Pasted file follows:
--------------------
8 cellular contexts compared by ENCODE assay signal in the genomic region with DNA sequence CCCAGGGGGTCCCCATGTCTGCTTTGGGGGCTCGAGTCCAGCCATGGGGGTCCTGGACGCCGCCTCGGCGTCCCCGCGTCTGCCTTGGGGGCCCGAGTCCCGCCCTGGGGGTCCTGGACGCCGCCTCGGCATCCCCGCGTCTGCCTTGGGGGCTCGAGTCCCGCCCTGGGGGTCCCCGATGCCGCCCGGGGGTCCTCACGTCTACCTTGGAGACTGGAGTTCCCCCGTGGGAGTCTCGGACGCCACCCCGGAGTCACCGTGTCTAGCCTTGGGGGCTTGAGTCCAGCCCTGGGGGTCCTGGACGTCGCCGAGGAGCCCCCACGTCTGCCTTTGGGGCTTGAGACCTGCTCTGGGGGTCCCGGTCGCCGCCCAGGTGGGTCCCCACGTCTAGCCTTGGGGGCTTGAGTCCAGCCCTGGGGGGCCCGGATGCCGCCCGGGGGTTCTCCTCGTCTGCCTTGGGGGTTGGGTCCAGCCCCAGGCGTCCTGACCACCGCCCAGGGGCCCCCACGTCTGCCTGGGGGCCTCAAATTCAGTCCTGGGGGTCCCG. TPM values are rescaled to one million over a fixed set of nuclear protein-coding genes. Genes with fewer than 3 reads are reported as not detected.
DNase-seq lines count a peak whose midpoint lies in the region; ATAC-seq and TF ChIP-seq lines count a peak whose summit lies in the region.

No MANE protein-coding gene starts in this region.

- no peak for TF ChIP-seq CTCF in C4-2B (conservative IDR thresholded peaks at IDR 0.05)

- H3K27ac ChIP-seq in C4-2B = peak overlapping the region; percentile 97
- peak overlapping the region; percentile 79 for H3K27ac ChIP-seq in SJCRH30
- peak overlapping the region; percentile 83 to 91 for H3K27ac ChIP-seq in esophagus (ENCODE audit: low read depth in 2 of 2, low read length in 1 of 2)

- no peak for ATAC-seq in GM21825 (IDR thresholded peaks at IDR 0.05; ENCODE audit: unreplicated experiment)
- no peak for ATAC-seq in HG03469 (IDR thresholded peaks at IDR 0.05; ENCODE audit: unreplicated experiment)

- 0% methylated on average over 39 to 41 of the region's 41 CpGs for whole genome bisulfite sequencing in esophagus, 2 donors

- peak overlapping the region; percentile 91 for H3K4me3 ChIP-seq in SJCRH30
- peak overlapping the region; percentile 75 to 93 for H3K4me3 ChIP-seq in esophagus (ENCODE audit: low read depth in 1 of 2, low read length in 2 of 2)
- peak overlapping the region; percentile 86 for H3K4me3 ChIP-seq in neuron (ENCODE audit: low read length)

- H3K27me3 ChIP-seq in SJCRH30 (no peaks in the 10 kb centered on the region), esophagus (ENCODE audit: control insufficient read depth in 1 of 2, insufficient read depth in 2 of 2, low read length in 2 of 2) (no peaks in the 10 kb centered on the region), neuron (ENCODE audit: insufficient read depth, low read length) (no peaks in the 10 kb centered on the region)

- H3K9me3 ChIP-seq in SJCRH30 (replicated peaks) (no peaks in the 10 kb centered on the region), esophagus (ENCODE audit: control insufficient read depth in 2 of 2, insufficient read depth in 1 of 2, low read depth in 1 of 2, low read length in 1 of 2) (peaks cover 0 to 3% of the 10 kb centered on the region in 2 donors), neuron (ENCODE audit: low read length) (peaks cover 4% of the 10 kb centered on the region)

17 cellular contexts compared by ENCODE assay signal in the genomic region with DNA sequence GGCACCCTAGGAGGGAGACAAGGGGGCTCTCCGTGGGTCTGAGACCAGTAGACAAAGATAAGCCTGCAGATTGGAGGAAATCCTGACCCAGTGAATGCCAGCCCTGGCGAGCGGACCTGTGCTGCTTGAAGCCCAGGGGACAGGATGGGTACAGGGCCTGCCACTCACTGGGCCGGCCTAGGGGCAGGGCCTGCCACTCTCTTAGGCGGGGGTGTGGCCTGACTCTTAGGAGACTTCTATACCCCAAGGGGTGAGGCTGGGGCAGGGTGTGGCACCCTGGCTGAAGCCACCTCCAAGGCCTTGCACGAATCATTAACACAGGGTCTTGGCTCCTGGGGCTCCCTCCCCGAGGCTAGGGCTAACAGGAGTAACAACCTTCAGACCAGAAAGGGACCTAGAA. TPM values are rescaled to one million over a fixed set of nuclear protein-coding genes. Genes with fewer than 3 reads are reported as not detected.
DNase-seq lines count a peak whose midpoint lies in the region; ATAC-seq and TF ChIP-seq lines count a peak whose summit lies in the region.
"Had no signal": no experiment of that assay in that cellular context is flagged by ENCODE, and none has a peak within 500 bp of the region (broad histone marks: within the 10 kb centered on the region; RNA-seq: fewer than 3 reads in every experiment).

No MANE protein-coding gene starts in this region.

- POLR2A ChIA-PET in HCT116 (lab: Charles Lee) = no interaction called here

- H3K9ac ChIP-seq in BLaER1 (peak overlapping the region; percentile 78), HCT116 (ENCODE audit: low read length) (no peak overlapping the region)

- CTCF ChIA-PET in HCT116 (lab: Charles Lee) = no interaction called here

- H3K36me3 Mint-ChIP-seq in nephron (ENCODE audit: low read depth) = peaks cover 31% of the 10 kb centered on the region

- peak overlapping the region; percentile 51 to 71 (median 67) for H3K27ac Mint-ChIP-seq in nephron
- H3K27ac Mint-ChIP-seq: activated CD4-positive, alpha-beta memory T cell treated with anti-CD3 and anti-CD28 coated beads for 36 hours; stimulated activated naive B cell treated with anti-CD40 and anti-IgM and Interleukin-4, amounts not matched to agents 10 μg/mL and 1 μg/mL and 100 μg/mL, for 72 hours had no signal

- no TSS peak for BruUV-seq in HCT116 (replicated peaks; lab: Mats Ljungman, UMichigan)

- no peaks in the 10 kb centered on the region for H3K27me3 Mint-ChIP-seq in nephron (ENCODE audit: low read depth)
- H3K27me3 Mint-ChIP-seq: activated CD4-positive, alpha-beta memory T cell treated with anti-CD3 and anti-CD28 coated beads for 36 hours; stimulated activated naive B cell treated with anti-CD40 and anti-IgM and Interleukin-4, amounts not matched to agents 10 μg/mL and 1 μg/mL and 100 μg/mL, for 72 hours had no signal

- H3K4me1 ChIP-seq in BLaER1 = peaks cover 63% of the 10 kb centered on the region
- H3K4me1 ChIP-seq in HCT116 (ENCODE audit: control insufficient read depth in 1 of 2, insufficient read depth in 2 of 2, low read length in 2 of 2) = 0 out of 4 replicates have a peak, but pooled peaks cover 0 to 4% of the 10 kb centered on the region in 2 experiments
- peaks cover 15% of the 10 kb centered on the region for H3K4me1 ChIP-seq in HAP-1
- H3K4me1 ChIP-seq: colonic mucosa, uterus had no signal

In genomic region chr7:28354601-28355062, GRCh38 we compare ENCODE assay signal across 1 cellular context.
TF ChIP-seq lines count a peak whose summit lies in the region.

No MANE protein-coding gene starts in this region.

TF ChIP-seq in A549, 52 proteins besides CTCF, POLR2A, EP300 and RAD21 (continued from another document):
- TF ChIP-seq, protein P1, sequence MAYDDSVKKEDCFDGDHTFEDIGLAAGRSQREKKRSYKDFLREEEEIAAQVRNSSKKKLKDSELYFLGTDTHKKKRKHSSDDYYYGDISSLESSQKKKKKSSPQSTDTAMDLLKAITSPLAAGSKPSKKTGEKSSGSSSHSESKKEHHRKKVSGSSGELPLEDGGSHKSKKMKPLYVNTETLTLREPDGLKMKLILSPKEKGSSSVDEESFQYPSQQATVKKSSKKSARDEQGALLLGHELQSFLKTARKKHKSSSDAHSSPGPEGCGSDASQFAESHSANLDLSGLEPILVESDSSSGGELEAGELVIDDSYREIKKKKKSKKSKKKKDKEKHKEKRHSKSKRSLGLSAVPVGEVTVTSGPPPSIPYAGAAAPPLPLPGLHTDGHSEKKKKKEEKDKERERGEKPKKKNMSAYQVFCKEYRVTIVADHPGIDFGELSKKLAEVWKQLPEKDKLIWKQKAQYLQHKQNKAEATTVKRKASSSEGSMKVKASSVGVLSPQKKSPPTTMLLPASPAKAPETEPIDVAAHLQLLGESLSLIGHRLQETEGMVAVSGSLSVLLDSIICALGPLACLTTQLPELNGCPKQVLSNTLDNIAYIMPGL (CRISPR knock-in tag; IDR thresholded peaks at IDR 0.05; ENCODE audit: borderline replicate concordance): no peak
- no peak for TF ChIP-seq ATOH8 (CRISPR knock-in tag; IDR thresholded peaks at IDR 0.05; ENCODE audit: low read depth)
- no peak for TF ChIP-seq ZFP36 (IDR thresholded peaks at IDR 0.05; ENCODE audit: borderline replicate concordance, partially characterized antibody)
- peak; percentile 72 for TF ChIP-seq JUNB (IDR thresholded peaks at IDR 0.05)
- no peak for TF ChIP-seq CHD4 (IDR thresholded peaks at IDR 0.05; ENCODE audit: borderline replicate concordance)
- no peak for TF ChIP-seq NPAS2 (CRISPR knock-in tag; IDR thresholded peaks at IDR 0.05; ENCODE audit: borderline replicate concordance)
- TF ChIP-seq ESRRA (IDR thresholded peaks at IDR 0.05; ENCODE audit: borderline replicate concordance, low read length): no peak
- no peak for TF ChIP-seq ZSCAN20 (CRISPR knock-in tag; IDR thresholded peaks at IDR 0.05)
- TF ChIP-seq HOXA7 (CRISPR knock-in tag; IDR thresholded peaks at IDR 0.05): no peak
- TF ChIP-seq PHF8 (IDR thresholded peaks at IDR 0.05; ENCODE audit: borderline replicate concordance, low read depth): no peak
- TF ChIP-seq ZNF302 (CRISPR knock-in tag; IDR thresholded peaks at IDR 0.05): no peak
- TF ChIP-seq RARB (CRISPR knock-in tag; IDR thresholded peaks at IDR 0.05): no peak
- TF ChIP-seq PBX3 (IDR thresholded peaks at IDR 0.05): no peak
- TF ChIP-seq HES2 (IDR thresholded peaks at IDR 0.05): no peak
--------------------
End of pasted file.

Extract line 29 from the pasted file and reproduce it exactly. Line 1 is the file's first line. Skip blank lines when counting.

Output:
- H3K4me1 ChIP-seq in BLaER1 = peaks cover 63% of the 10 kb centered on the region